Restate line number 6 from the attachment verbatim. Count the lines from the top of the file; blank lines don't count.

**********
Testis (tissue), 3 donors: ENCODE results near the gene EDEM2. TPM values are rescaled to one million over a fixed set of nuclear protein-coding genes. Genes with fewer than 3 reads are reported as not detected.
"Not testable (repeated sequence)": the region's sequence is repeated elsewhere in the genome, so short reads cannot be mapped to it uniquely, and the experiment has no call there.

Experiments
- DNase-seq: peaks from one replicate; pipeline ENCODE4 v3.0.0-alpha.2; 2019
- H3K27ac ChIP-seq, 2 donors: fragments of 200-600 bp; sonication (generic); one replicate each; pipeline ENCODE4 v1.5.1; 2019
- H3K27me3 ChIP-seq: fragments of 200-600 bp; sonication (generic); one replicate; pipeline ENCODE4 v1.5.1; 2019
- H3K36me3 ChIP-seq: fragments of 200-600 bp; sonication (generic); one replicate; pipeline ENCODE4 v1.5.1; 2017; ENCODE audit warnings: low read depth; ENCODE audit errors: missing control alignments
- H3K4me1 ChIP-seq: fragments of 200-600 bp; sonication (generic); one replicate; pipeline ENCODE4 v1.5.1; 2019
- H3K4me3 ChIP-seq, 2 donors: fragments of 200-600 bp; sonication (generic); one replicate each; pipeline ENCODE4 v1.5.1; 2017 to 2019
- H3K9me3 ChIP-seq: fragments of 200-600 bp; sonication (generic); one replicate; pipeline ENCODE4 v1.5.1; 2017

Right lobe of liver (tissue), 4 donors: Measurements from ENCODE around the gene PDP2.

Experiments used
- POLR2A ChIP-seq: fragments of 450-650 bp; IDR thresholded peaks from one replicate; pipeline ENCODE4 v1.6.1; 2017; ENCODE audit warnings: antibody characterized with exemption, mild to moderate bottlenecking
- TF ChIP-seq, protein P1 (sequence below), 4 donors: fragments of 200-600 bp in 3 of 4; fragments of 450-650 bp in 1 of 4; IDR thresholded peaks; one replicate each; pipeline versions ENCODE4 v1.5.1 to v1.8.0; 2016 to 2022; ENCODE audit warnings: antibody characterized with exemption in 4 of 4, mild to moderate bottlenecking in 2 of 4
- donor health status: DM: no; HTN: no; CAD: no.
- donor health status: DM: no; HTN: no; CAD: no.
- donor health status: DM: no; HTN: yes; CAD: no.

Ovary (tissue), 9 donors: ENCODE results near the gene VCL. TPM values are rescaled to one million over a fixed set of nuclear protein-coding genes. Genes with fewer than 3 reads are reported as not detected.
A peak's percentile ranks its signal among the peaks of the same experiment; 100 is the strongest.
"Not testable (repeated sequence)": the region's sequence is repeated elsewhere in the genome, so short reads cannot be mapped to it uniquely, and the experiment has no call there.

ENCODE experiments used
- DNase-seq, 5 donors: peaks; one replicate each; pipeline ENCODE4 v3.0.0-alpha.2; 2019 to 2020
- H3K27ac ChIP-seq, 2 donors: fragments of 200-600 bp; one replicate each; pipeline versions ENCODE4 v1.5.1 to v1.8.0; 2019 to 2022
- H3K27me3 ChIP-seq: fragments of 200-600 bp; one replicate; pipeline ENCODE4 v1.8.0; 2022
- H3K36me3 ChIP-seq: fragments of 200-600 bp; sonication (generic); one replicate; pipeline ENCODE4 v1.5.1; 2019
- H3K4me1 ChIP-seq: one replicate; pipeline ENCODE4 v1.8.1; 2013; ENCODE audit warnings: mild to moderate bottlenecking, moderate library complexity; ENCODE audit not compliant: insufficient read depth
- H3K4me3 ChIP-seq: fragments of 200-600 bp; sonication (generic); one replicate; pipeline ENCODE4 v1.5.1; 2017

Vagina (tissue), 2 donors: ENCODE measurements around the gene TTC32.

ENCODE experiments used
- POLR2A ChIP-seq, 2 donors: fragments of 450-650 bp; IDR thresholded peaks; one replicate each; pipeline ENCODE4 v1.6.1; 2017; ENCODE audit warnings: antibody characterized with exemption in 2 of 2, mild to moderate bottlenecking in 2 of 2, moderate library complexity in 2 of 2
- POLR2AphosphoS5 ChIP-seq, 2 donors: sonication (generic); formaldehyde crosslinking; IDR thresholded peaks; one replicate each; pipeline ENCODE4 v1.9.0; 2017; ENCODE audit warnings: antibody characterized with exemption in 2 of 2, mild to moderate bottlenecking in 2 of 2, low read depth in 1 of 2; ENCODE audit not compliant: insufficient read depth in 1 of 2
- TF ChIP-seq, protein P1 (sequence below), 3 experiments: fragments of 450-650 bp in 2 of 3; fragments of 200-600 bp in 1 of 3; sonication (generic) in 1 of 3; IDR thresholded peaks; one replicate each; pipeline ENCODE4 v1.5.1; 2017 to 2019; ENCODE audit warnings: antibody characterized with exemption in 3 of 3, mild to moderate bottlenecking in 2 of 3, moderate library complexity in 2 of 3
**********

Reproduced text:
- H3K27me3 ChIP-seq: fragments of 200-600 bp; sonication (generic); one replicate; pipeline ENCODE4 v1.5.1; 2019